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The Art Assignment's "Case for Kanye West" video:

In which John Green discusses the poor quality of civil discourse online (and off), the lyrics to the Kanye West song "Power," what's so wrong with the way we're talking at each other these days, and Hank's + sign proposal to maybe make life in the comments section more bearable.

Hank's hankchannel video about gaming the comment algorithm:

Hank's vlogbrothers video about race and racism in the U.S.:

Study exploring the ways that poor quality comments affect Internet experience for creators and consumers alike:

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Good morning Hank, it's Tuesday. I'm in the office. 

So, I don't know if you've seen Sarah's brilliant Art Assignment video, The Case for Kanye West. But after watching it, I've been listening more carefully to Kanye's music and there's a lyric in the song Power that's really stuck with me. It goes:

"They say I was the abomination of Obama's nation. Well, that's a pretty bad way to start a conversation." 

I think the grammatical ambiguity of "that's a pretty bad way to start a conversation" is important here. 

Side note: don't tell me Kanye didn't mean any of this because he's not that smart or whatever. One, authorial intent doesn't matter, and two, Kanye is that smart. I mean sometimes he's an offensive buffoon, but so are a lot of smart people. 

But right, so saying you're the abomination of Obama's nation is indeed a pretty bad way to start a conversation - right - because you're calling someone a name. You're also using cleverness to make yourself seem correct. But "they say I was the abomination of Obama's nation" is also a pretty bad way to start a conversation. 

I mean first off you're using a nonspecific "they" as a way of constructing a false us vs. them dichotomy. Also, most Kanye haters weren't actually calling him the abomination of Obama's nation, they were criticizing other things about him and his work. But then, Kanye simplified and repackaged those arguments in a way that made it seem ridiculous.  

You see all these bad ways of starting conversations a lot in contemporary discourse. Think of all the gotcha moments in the 24-hour political news cycle and the use of diminutives and name calling.

I mean from Canadian Cruz to Crooked Hillary to Lying Donald to Barry Obama - they all undermine and demean people in a way that's like a little too vague to defend yourself against.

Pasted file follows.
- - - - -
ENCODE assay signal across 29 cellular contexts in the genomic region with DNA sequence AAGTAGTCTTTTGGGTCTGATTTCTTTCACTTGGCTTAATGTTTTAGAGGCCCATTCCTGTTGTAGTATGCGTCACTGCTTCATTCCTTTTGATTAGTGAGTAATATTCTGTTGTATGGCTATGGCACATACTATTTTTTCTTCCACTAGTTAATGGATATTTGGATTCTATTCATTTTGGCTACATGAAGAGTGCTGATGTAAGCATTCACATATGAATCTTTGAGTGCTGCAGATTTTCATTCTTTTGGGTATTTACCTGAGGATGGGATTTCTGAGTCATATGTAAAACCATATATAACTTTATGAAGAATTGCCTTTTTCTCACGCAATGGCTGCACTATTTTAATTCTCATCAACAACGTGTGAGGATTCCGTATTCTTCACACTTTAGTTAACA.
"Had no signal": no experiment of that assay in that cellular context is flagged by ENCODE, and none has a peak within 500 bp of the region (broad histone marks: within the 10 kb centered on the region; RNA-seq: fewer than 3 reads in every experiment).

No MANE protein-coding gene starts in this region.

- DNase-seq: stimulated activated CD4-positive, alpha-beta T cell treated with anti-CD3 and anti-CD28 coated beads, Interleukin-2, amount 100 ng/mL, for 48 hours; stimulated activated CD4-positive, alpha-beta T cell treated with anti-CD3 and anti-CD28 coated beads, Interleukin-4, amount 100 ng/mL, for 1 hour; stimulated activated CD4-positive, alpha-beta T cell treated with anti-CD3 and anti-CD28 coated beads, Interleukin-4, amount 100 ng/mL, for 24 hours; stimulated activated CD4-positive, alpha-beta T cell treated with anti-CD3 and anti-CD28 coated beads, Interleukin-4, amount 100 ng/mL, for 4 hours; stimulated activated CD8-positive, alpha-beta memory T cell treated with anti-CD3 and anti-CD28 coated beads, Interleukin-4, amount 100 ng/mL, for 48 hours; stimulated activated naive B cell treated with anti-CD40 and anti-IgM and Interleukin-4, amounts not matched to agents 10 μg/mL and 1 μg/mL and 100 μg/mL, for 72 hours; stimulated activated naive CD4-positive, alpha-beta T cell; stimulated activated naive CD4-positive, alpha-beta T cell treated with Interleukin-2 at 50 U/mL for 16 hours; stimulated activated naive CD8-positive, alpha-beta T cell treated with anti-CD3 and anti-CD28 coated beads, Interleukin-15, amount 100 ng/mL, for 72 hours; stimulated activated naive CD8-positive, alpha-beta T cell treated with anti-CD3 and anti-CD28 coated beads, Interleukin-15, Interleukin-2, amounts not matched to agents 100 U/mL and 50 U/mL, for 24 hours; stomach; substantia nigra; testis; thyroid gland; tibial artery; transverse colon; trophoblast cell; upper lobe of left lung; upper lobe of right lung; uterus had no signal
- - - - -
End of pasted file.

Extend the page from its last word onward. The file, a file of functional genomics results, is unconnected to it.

There's the rhetorical questions, the certainty of one's own opinion, wit masquerading as accuracy, the sharing of one study you read about once instead of doing the research to learn what the bulk of evidence currently points to, the presumption that those who disagree with you are merely wrong. The list goes on and on. 

My favorite at the moment is where you accuse a voice you don't like of being shrill or shouty or aggressive even when it isn't, which is a tactic so meta that even Kanye couldn't parse it. 

I do this too by the way. Like the other day, I said on Twitter that 40% of US gun sales involved no background checks which turns out to be a totally unsupported statistic. But by the time I did the relevant research, the tweet was already out there furthering the ceaseless spread of misinformation. So, I don't get a pass on this one. 

But research shows that rude, aggressive, and inaccurate comments don't just lower the overall quality of conversation, they also make people feel more angry and afraid. 

And while I think Kanye's right about all these bad ways of starting conversations, they're effective ways to start conversations because we all feel compelled to respond. Like hostility generally gets answered with hostility. 

And when the outrage button gets pressed inside of us, we want to share and reply and do all the other things that the architecture of social media currently values. So, trolling is poisonous, but it works.

That's why the front page of most YouTube comment sections doesn't contain the most interesting or generous or nuanced comments, but instead, the most controversial ones. 

And I know those controversial comments get replies, but I don't think they change anyone's mind. Like screaming at each other is a bad way of listening, but I think it's also a bad way of getting heard. 

Now I realize that's easy for me to say since I already have a platform, but I truly don't think anyone has ever changed their mind because they were called an idiot. 

Hank, I really loved your video last week about race and racism in the United States, but the comment section was a disaster. Until, you made a hankschannel video asking people to simply reply with a plus sign to comments they agreed with. 

That immediately tricked the YouTube comment algorithm into valuing generous and thoughtful comments, which in turn, made commenting far more civil and productive. 

It's a small thing and it wasn't perfect, but it made a real change in that online conversation and I know I'll be using the plus sign reply from here on out. 

Nerdfighters, if you have other suggestions for how we might improve the quality of conversations, both here and in the wider world, I'll be in comments doing my best to listen. 

Hank, I'll see you on Friday.